It remains disappointing that San Diego State’s men’s basketball team fell short in its bid for the school’s first national championship.
But what the squad accomplished didn’t really reveal itself on the scoreboard. What coach Brian Dutcher’s bunch did was what no other Aztecs squad, no matter the sport, had ever done.
We’re not talking about the red-and-black advancing to the Final Four and eventually being among the last two dancing in the NCAA Tournament. Just because SDSU lost, in Houston, doesn’t mean it has a problem.
Instead, just maybe, the Aztecs were the biggest winners of the 60-plus teams, turning a defeat into a resounding win.
Some mention the final score: University of Connecticut 76, SDSU 59.
But the real digits that count are a 1 and a 2, preceded by “Pac.”
All signs point to SDSU joining the Pac-12, giving the conference a presence in Southern California, with UCLA and USC leaving for the Big Ten in 2024.
“We have a national perception now,” Dutcher told reporters. “I think everybody out west has always known we’ve been good, but now that we’re playing on the biggest stage and winning on the biggest stage, I think a lot like when Gonzaga made that step, (it) did it on a national stage.
“That’s how (it) gained (its) respect, and hopefully this national stage will give us national respect.”
SDSU has long had visions of ditching the Mountain West Conference for the Pac-12, a Power 5 conference. But with UCLA and USC serving as roadblocks, the Aztecs had two chances for inclusion: slim and none.
Among the reasons the Bruins and Trojans have such success recruiting in these parts is what they could offer, which was something SDSU couldn’t: being able to play in the Pac-12.
But with UCLA and USC settling their tabs and soon heading east, those arguments for keeping SDSU in the Mountain West have gone south.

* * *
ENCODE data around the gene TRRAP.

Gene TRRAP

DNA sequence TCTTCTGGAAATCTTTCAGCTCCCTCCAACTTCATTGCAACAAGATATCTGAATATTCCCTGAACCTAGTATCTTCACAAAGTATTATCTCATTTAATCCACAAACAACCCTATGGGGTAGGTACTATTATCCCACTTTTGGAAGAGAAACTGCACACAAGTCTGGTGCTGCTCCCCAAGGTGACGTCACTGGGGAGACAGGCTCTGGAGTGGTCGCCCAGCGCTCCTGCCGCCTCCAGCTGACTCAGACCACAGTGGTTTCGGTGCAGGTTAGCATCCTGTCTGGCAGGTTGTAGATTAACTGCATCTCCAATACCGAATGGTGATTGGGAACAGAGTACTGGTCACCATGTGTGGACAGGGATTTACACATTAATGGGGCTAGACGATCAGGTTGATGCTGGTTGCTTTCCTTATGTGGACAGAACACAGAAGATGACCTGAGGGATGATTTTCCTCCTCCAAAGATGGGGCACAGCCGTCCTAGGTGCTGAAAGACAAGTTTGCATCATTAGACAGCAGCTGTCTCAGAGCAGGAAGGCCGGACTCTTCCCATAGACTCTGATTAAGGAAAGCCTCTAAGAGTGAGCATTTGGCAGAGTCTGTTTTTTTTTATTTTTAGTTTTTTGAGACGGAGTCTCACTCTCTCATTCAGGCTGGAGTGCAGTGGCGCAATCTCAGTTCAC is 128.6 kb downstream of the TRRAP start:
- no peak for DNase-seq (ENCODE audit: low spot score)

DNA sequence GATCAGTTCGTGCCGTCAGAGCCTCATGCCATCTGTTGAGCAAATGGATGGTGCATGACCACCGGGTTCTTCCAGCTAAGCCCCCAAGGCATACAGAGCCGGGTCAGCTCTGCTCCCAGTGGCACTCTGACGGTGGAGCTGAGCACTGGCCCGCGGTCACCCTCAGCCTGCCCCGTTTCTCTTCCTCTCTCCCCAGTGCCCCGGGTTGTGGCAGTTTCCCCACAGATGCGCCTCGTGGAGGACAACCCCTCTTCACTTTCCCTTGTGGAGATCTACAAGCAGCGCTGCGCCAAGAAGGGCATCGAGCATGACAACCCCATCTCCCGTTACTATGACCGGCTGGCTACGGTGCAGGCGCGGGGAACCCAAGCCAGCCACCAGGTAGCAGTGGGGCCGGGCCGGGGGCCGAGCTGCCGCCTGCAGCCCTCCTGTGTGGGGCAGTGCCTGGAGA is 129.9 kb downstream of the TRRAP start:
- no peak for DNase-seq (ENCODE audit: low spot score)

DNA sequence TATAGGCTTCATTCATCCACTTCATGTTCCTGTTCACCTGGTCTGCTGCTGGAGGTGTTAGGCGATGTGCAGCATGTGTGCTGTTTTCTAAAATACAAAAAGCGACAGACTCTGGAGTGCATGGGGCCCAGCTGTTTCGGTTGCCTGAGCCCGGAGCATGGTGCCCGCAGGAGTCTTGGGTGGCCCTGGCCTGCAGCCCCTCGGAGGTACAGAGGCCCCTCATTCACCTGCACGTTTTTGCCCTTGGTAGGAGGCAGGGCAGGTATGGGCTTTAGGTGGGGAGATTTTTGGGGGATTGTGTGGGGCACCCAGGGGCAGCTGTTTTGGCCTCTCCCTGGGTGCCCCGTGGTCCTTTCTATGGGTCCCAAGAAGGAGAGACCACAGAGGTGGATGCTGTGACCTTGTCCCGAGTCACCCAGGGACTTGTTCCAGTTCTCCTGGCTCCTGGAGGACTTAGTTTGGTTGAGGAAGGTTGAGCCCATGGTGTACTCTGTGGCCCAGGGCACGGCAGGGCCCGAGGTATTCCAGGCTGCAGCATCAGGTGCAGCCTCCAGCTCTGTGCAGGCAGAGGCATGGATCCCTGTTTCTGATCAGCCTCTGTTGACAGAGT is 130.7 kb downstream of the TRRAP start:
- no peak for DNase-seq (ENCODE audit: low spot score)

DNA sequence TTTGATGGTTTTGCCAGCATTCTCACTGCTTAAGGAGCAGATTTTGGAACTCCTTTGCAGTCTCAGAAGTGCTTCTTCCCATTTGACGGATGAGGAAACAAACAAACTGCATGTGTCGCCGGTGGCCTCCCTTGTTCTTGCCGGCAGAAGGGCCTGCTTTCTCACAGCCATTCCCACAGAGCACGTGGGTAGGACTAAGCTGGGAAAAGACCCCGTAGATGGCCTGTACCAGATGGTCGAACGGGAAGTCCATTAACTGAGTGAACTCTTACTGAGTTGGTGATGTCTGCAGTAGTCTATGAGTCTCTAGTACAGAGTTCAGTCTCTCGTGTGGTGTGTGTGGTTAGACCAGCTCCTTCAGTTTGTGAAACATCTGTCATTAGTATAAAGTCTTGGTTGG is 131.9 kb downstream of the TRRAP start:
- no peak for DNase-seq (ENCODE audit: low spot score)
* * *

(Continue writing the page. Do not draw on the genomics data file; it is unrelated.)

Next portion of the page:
The Aztecs’ opportunities were only strengthened by their Final Four run.
But in digging deeper into the numbers, that deep run was hardly an aberration considering SDSU’s top two revenue-generating sports.
Since 2009-10, San Diego State stands alone with the highest combined winning percentage of .737 when referring to its football and basketball teams. That number just edges Ohio State, but it’s stunning nonetheless.
“It’s not just our athletic program,” Dutcher added. “Our university is incredible. Everything about San Diego State is at the highest level you can get to, academically, socially, athletically.”
What Dutcher states is true, mostly.
One red flag hovering over punching SDSU’s ticket into the Pac-12 is the classroom evaluation.
Every other Pac-12 institution has a R1 distinction, which is granted to the nation’s most decorated research schools. But SDSU isn’t alone there, as most other Pac-12 candidates fall short, and that includes Southern Methodist University.
Some speculate that the Mustangs will ride along with the Aztecs into the Pac-12 to give it an even number of schools. Then again, with the conference doing away with its two divisions, that’s no longer a requirement.
So that brings us back to SDSU and the Aztecs say, “bring it on,” when it comes to joining forces with the Pac-12.
The Big 12 would work, too.
But it’s hard to see the Pac-12, which is negotiating a new television contract, not wanting to remain in the Southern California market. SDSU has morphed into a national brand, and it would bring thousands of eyeballs to its telecasts, which helps the conference overall.
With the Chargers gone, the remaining winning teams are the rage.
The energy produced by Padres fans, and the similar buzz that SDSU boosters showed with Aztecs hoops, only delivers more hope that the time is right to join the Pac-12.
Come on, Pac-12, what are you waiting for? Rest assured that SDSU will be quick with its RSVP.